A young Fire Nation soldier appeared behind her mother. He had a stout build and a round face, his eyes somehow familiar to her. “You must hurry! They are coming!”
“Who is coming?” Katara asked as her mother pushed her toward a swirling pool of light.
“It isn’t your time,” was her mother’s only reply as she forced Katara into the pool.
She had woken several days later, Sokka softly snoring next to her.
There were cots all around the room, a makeshift hospital of sorts. Soldiers and civilians moaned. The war had not discriminated. Chaos still reigned. The scent of death still lingered in the air.
She was powerless to stop the tide of tears as they spilled onto her cheeks. She had wanted to stay with her mother. She had wanted to leave the ugliness of war behind.
“I am glad you found your way back, young Waterbender,” Iroh whispered above the sounds of suffering. “I thank you for my nephew’s life. He is destined for greatness, work I would not be able to complete before I return.”
Still groggy from her long sleep, Katara could only stare at the old Fire Nation general. “What?” Then her eyes fell to Zuko, taking in his sleeping form. Only his old scars remained.
“Don’t get me wrong,” Iroh sighed. “I look forward to seeing my son again. He is the one who sent me back.”
Katara stared at him blankly. “I don’t understand.”
Reaching out, Iroh touched her hair. “You were in the spirit world. When you were healing Prince Zuko, I watched as you touched his soul. Tui, the Ocean Spirit took you, encasing you in its beautiful light. It protected you, watched over you as you traveled through the other realm.”
“The spirit world?” Her eyes widened as she looked at the silvery-white strand of hairs that now mingled with her dark brown ones.
“Relax, young one,” he replied, his tone oddly calming. “The Moon and the Ocean Spirit are safe in their northern oasis.”
She wiped the tears away. “I s-saw my mother.”
“Katara?” Sokka’s voice was groggy on the other side of the bed, her brother’s hand grabbing one of hers.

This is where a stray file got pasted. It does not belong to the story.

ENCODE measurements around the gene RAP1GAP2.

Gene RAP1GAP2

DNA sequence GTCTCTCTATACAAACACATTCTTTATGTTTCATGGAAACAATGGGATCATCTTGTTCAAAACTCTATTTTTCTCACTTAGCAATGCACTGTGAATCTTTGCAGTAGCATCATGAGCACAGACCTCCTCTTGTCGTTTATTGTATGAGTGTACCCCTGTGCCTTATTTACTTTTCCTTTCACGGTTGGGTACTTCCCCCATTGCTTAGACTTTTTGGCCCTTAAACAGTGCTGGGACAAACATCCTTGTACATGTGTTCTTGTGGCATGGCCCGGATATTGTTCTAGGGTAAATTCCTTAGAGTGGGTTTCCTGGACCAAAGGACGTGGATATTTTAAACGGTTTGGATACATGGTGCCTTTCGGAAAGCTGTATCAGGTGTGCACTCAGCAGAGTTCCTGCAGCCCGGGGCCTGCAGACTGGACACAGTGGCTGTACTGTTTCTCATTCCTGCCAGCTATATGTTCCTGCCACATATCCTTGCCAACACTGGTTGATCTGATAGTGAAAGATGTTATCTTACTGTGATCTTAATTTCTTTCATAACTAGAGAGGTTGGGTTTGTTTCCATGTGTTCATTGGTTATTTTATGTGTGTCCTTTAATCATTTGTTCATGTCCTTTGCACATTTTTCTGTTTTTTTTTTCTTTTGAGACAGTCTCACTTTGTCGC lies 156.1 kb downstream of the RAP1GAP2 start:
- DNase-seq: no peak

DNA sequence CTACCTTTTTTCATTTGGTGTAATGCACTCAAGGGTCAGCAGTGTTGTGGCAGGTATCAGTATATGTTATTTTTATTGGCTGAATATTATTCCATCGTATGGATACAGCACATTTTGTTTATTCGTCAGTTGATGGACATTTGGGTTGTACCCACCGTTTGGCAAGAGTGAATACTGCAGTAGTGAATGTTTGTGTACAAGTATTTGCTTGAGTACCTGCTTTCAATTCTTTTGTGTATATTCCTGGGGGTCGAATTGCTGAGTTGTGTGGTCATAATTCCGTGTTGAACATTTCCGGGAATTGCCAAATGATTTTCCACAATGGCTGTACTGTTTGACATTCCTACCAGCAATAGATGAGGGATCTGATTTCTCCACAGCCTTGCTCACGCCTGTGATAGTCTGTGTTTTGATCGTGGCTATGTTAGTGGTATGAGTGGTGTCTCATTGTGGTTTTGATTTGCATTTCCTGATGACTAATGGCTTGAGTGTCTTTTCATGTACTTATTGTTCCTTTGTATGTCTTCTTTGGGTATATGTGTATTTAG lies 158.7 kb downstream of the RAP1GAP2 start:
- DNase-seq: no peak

“I’m okay, Sokka,” she said, and turned toward Iroh. “I didn’t want to come back, but she kept saying it wasn’t my time.”
“That is what is what my son, Lu Ten, said to me when I journeyed to the spirit world. He told me that I had to return to help Zuko. He was a selfless warrior.”
The vision of the Fire Nation soldier flashed in her mind. It was Lu Ten. It had to be. He looked just like his father, only younger. “He was there! He had a sword. He told me to hurry. The others were coming.”
Iroh bowed his head. “Even in the spirit world, my son knows no peace.”
Katara shuddered, listening to Iroh’s words and remembering the great sorrow that surrounded her. Perhaps wanting to stay there wasn’t such a good idea after all. “There was someone else too. Someone, I couldn’t see. But I could feel her. Yes, it was a woman. I know it was.”
Sighing, Iroh cleared his throat. “That is probably Zuko’s mother.” He leaned closer to her, looking over his shoulder to make sure his nephew was still asleep. “The palace is rife with rumors. Some say she killed herself. Others say, Ozai had her executed. Either way, Ursa’s spirit surrounds Zuko. Her love for him keeps her trapped between the realms. I suspect she is waiting. She is waiting for Zuko to find happiness.”
A shiver ran up her spine. “How do you know all this?”
Stroking his beard thoughtfully, Iroh leaned back in his chair and closed his eyes. “It is merely speculation.”
“Katara?” Gran Gran’s soft voice broke her reverie. “Are you well, my child?”
“Yes, of course.” She gave the older woman a weak smile and sat up.
“You received a letter today,” her grandmother announced softly, handing the letter to her. “It came by special courier. He is waiting for your reply.”
She ripped it open and unfolded the parchment with shaky hands. A letter was unheard of in these parts, even in summertime.
I hope this letter finds you well. I wish I could say that I was writing with good news, but I am afraid that is not the case. New threats have arisen. The stability of a strong nation hangs vicariously in the balance. The peace we have worked so hard to maintain unravels in our hands. I need you. I need your strength and wit, dearest Katara. I hope for no reply, only to hear your laughter soon.
May blessings follow you,